172 COLIN HITCH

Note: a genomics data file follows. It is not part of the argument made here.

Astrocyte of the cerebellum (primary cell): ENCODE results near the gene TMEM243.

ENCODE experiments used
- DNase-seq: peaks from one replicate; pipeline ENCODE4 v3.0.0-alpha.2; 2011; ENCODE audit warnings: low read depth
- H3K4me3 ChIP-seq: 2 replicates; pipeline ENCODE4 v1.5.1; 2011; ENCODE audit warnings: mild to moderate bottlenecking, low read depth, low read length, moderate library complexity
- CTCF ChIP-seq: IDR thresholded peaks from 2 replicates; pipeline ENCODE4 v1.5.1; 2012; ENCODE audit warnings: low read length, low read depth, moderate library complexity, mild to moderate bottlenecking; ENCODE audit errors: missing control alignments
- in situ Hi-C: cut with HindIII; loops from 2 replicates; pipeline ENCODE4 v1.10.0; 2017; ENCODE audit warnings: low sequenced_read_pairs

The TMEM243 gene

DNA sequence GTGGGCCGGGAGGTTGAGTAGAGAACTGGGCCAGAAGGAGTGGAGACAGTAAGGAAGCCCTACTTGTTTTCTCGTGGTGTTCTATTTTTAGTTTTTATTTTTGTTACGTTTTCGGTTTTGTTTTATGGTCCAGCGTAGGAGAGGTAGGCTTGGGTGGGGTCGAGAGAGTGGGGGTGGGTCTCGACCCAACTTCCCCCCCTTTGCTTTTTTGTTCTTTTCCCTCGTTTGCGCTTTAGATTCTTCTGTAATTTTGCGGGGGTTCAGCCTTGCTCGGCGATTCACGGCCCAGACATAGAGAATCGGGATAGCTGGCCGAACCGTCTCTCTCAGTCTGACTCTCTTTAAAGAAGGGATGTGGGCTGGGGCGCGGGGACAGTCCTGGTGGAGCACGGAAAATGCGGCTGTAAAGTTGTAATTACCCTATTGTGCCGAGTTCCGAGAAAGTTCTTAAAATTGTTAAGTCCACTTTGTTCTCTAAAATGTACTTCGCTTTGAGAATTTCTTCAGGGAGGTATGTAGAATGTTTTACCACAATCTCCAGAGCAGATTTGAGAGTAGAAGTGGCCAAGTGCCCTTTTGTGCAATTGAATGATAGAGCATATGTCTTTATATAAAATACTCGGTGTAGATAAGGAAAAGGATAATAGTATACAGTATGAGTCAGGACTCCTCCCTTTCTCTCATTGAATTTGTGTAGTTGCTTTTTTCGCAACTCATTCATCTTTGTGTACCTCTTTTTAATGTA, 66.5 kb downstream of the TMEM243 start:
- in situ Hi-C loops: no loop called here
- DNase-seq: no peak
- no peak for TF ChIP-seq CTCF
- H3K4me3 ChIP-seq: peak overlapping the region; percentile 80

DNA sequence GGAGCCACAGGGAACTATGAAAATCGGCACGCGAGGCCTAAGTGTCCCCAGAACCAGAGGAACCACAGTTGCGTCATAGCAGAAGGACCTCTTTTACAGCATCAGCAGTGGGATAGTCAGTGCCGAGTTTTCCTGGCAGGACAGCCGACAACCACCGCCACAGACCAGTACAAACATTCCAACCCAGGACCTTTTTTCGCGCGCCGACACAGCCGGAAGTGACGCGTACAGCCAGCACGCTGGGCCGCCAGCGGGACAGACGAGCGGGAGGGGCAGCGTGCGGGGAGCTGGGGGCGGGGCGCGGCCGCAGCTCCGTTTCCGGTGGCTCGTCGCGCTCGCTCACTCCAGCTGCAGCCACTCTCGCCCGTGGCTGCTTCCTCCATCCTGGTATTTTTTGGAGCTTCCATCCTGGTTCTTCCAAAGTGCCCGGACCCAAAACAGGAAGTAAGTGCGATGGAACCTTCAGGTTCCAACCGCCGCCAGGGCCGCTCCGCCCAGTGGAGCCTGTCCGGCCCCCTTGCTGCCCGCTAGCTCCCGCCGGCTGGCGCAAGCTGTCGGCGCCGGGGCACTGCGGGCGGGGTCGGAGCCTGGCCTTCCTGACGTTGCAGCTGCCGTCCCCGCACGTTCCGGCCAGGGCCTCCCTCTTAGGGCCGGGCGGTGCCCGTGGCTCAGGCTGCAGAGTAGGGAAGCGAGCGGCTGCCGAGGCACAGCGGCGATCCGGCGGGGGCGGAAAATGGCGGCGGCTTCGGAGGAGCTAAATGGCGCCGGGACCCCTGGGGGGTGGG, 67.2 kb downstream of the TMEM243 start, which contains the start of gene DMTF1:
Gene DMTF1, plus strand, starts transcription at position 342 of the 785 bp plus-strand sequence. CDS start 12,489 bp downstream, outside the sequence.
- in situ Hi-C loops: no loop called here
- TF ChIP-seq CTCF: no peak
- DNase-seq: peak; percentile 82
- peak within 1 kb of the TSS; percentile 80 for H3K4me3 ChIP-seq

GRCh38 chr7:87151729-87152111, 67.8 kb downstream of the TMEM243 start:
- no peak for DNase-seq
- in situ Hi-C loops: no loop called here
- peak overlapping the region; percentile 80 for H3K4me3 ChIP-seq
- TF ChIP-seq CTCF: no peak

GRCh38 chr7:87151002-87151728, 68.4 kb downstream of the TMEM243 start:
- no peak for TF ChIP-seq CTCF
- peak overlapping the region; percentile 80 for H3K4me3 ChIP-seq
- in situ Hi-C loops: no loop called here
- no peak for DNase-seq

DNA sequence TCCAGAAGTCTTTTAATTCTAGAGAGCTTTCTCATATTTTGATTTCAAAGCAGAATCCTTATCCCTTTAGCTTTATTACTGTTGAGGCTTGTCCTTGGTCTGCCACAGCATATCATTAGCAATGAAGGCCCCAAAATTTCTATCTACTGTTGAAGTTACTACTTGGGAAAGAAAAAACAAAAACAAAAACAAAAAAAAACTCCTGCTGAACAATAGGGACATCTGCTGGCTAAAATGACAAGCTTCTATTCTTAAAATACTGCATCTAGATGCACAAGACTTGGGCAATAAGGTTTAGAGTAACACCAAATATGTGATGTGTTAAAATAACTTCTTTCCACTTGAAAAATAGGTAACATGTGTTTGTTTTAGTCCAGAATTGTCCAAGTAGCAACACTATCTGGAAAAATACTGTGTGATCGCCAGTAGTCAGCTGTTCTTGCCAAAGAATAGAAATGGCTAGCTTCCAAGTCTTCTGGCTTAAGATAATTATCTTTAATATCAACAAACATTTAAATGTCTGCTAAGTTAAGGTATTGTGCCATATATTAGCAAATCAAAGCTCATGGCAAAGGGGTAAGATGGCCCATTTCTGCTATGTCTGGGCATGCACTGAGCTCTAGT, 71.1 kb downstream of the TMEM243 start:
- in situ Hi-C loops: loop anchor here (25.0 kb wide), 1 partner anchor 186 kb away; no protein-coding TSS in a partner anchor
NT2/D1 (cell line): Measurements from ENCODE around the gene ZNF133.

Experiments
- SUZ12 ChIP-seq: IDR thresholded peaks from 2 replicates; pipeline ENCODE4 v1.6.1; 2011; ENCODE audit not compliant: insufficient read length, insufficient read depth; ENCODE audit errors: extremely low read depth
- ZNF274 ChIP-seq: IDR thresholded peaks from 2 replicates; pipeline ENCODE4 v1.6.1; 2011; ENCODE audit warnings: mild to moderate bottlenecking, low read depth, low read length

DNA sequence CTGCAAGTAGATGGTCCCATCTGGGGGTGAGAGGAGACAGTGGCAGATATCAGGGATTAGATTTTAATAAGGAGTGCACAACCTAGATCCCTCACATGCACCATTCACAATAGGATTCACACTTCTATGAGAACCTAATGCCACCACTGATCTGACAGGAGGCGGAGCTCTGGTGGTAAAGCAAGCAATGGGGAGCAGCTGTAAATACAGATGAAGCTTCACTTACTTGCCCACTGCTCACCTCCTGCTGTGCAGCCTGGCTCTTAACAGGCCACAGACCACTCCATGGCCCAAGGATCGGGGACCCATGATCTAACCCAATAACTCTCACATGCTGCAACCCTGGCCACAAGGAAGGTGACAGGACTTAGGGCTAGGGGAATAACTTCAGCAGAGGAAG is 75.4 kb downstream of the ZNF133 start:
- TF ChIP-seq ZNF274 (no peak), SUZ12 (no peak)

Profile of Classic Hot Rod Driver 172 Colin Hitchwpcd22bae5_05_06   48 year old Colin, a motor trader from Royston in Hertfordshire first got in to Hot Rod racing by way of his father being a grey hound trainer. Wimbledon Stadium was their track for grey hound racing and young Colin, in helping his dad, literally stumbled across the motorsport that the Plough Lane Stadium had to offer. Colin initially saw Spedeworth F1 and Bangers at Wimbledon, which he thought was ok....as anything appealed to him as a car buff, but to be honest they didn’t particularly turn him on. “Each to their own.” Colin admits. But what really switched Colin on was when he saw Hot Rod racing for the first time, particularly the 1600cc Hot Rod World Final that was staged at Wimbledon in the early nineties. To see the likes of Dave Longhurst, Geoff Simpson and Davy McCall absolutely flat out, door to door, and the fastest line literally inches from that lethal wire and post fence....well, THAT was racing! The bug bitten, Colin first got into competing at club level at the Angermin track near Worthing Sussex. Hitch took to the track in a Hot Rod Club class Mini, A series engine bored out to 1400cc, and round the big 500 yard oval of concrete straights and dirt corners, Hitchy really flew. Until one day he quite literally flew and ended up rolling and writing the Mini off. Unperturbed a new Mini was built and he raced this time on the dirt at Tongham to success. Colin’s first taste of stadium racing was in 1998 when he moved into the new rising formula of 2 litre Hot Rod racing piloting a Starlet that Kevin Randal had built for him. He raced continuously up till 2003 and then returned in 2005 and again in 2010. Colin admits that he was aware of the Classic Hot Rods arriving on the scene in 2005, but at the time he was so wrapped up in the world of 2 litre Hot Rod racing, he didn’t pay the new class that much notice. Hitchy loves his Hot Rods and believes that 2 litre Hot Rods are probably the toughest and most competitive class out there. He believes that they outshine the Nationals, a class which he considers to have lost its shine to an extent as so many drivers throw astronomical sums at the formula just to stand still. It’s so competitive but there is little opportunity for passing. The 2 litre class in contrast still has that opportunity. But Hitch had to pull away from the class in 2010 because he just couldn’t put the time in on the car to keep that ultra competitive edge. Then thirty cars are out there going flat out the cars do get a lot of damage. Colin wants to win when racing, he enjoyed it, but wasn’t getting the results he wanted, even in a full space framed spec Mk2 Fiesta that he had at the time. Being almost in the right place at the right time brought Colin Hitch into the Classic Hot Rod scene for 2011. He had just sold a 2 litre Corsa that he’d raced at Arena for a season, when the Ford Escort Mk2 CHR that he has today came up for sale. The car originated in Ireland which had an embryonic Classic Hot Rod scene of its own for a season or two. The Irish drivers however seemed to give and receive more damage than what was healthy for the formula and the Classics died away regretfully. This is how the Escort made its way back across the Irish Sea, as has one or two other CHRs that race in England today. It was there and Colin thought he’d give Classics ago. Since then he hasn’t looked back. One thing he particularly enjoys in racing on the slick A10 Avon tyres which Classic are shod in to replicate the way Nationals where shod in the seventies and eighties. Compared to the grip which Colin was used to in 2 litre Hot Rods “Crappy Hoosiers back then with no bloody grip!” the Classic Hot Rods grip is an absolute revelation. The grip with Colin enjoys now racing a Classic is phenomenal and he would recommend any Hot Rod driver to give the class a go to enjoy the thrill that having such grip at high speed gives. The other aspect to racing a Classic that Colin enjoys is the banter between the drivers off the track and the closeness of racing intertwined with the respect that each driver has to afford in racing these old girls! “I did have one or two accidents last season that resulted in new panels. Yes the parts and panels are available, but they are not cheap. Racing a Classic Hot Rod can sometimes be a bit of an expensive formula.” Hitchy’s very much a one man band in racing is CHR. No mechanics, just himself, and everything is on a budget. He prepares his race parts himself as much as he can and has a 2 litre Kevin Randal prepared Pinto race engine, which touch wood (as he slaps himself on the forehead!) has given him no trouble. Into the bargain Colin is delighted in how the Escort handles. One aspect to his budgeting is his choice of colour scheme for 2013. Colin has gone from being the good guy in the old fashioned Western in the white cowboy hat to the bad guy with the black hat! Colin has decked the ‘Bitch’ out in black! Why? Because black is an easy colour to repair and cheap to obtain! Also, when he was white he reckons the opposition to see him coming to easy! Now he’s black he can sneak up and blast past by stealth! As for a favourite track? Colin enjoys Hednesford (of course) and Birmingham. His final win at the opening Brum testifies that. His all time favourite though has to be the home of Hot Rod racing – Ipswich. Admittedly at Ipswich there is only one true racing line, “Bit when you’re on it, you’re ON IT!” Hitchy reckons there is no better feeling than racing flat out at Ippy. In contrast, Colin does not like Aldershot. “It’s a stockcar track but not a Hot Rod track.” He maintains. So into his second full season of Classic Hot Rod racing now, Colin is looking forward to the keen completion the class gives. He feels he’s learnt enough about the top guys in the sport and how to beat them on the day, and how to give ground to them on the day that they may have the edge. He considers Daz Owen an excellent driver with these attributes and as for three times CHR Points Champion Dave Fry, what he doesn’t know about reading a race just isn’t worth knowing. “He’s a wily old fox is Dave Fry!” says Colin. As for the newer guys like Tim Foxlow and Stu Donald, experienced men themselves from down the years in Super Rods, their contribution to the formula has helped raise the bar and enhance the competition. Even though “Foxlow does like the middle of the track sometimes, but I’m sure I’ll have the measure of 144 before the season’s out!” (laughter!) Certainly Colin Hitch is quite a character and the class of Classic Hot Rod racing benefits from having him competing. He’s quite interested in winning the CHR Points this year himself so Donald, Foxlow, Smith and Fry had better what out!